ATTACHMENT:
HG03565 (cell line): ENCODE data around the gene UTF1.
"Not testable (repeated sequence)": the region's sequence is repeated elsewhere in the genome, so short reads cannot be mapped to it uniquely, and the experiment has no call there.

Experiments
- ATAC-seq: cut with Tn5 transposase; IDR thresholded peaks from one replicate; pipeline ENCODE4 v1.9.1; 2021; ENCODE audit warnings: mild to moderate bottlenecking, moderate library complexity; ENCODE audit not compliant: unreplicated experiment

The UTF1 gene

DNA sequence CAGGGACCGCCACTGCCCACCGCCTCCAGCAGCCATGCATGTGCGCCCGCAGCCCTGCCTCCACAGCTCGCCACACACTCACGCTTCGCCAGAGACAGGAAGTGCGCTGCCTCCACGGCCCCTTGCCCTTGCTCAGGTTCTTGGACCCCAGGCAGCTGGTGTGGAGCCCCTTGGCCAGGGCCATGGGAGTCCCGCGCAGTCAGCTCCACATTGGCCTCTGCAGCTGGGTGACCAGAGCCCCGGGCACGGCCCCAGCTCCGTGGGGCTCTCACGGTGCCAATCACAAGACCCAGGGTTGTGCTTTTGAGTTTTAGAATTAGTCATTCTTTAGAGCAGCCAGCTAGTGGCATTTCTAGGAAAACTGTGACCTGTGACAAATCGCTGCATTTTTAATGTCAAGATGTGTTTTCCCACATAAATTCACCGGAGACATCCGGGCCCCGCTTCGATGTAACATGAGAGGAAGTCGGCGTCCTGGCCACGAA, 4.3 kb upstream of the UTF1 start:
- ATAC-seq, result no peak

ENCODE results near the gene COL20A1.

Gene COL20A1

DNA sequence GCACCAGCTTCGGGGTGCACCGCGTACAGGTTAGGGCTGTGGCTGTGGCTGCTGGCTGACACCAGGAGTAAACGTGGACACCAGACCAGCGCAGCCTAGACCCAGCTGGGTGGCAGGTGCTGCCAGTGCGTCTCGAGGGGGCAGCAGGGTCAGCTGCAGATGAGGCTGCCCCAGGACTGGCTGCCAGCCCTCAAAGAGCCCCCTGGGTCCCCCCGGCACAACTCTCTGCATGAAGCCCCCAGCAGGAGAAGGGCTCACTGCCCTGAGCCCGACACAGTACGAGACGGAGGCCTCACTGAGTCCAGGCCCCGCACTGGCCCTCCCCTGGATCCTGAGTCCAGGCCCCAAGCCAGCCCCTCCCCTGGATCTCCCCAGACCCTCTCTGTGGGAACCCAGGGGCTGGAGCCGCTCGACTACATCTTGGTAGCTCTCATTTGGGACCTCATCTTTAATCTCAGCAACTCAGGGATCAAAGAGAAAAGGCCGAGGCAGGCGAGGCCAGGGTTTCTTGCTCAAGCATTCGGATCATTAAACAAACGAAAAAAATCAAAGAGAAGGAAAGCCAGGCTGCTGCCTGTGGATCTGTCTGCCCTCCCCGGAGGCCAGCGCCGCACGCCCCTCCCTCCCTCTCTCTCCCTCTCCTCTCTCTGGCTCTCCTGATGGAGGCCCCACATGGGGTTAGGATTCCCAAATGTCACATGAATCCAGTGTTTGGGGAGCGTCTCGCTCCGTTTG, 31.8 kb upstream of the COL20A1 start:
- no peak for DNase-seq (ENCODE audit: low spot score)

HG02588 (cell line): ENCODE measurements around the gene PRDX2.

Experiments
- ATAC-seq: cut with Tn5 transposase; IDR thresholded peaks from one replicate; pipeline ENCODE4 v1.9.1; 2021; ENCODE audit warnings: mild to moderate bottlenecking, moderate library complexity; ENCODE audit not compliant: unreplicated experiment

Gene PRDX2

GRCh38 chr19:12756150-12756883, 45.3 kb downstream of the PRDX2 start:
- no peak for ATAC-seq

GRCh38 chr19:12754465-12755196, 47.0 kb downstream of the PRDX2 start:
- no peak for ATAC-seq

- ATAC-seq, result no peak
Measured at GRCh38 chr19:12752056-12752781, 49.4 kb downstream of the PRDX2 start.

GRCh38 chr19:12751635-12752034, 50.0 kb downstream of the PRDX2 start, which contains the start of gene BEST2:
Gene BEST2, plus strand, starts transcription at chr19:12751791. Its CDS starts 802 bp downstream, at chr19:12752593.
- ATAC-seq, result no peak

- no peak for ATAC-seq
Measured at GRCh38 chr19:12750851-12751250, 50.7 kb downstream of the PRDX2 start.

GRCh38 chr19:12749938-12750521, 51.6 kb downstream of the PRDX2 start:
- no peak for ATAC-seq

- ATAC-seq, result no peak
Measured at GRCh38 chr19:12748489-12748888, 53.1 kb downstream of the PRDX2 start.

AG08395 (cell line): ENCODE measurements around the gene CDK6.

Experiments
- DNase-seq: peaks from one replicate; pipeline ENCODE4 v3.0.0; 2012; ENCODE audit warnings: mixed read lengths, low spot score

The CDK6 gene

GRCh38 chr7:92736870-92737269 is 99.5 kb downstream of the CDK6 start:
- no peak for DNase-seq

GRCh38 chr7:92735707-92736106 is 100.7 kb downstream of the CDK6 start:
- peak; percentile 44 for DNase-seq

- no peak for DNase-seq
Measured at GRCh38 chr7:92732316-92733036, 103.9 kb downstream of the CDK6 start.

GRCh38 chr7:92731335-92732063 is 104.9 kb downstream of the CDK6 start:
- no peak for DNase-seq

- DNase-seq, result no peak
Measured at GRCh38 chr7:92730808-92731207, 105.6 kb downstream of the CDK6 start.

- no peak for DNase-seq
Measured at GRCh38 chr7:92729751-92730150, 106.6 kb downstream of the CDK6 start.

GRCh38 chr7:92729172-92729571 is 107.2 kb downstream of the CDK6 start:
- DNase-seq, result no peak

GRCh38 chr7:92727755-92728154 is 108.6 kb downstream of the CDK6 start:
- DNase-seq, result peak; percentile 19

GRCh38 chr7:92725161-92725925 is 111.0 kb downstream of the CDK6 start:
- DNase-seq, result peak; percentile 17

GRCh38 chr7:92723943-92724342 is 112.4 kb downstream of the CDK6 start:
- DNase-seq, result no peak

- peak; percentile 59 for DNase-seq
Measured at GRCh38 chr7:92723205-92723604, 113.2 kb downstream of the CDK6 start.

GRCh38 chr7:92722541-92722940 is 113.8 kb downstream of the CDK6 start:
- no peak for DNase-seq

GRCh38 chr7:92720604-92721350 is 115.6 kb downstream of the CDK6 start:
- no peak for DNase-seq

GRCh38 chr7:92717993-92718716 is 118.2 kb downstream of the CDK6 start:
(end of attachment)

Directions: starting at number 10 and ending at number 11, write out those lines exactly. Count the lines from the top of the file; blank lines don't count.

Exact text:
DNA sequence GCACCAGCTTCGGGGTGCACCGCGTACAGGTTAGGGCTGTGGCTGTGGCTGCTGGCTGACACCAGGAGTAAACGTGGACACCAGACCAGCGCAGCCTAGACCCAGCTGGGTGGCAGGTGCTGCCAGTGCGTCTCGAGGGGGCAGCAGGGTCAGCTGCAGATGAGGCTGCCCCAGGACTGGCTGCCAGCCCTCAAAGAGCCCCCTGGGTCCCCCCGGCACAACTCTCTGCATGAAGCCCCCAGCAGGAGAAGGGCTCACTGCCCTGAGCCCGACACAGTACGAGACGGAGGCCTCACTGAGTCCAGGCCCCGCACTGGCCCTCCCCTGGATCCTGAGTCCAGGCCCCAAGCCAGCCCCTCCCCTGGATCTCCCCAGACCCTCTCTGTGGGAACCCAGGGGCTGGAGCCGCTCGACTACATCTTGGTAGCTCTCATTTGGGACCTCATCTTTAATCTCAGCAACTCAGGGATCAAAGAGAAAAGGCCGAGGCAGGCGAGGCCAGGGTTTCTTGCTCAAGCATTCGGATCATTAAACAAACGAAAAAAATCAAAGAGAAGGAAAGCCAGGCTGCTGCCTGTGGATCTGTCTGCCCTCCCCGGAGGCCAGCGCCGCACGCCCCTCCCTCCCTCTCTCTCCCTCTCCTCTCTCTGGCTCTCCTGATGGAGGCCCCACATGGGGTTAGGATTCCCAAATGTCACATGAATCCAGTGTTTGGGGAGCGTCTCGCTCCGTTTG, 31.8 kb upstream of the COL20A1 start:
- no peak for DNase-seq (ENCODE audit: low spot score)